A Disappearing Number Displays Effects That Don't Add Up to Much

British theater company Complicite's newest at the Lincoln Center Festival

A famous quote from Hardy, reiterated in the show's text, says that "a mathematician, like a painter or a poet, is a maker of patterns." But surely this statement, while handily revealing the Romantic-Victorian side of its author's temperament, contains a logical flaw: Mathematics, being a scientific system that exists, however abstractly, as an underpinning to reality, its patterns must already exist. Scientists don't create them but discover them; they are, as Hardy was able to show Ramanujan, subject to proof. This is not the same as writing Leaves of Grass or painting Guernica, works that did not exist, except as the unformed impulse to create, until the artists had produced them. Their worth cannot be proven, as theorems can, by scientific means applied objectively. In trying to transform a relationship based on mathematics into art, Complicite has slipped through the gap in Hardy's reasoning. Its pretty patterns may all mean something mathematically; artistically, they don't.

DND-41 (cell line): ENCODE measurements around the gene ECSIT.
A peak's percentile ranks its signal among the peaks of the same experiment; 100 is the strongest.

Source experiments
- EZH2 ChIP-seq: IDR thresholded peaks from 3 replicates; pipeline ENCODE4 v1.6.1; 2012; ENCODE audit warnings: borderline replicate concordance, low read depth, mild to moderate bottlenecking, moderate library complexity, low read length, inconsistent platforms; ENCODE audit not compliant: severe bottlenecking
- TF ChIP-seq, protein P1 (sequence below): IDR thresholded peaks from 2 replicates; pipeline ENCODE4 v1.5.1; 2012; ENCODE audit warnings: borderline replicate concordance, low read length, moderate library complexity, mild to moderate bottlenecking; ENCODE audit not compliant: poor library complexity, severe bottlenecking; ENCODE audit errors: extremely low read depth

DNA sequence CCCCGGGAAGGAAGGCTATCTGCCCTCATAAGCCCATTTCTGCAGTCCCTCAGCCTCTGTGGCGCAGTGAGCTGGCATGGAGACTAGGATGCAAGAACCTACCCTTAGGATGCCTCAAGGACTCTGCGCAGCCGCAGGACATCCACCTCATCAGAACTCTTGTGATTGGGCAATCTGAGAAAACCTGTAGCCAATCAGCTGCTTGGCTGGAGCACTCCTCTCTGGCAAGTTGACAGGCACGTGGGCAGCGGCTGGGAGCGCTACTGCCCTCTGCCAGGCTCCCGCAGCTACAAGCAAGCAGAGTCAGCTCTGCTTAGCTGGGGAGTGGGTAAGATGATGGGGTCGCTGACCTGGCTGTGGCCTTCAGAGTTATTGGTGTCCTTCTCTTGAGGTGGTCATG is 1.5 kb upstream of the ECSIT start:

No strength in numbers.
Joris-Jan Bos Photography
No strength in numbers.


A Disappearing Number
By Complicite
David H. Koch Theater
Lincoln Center


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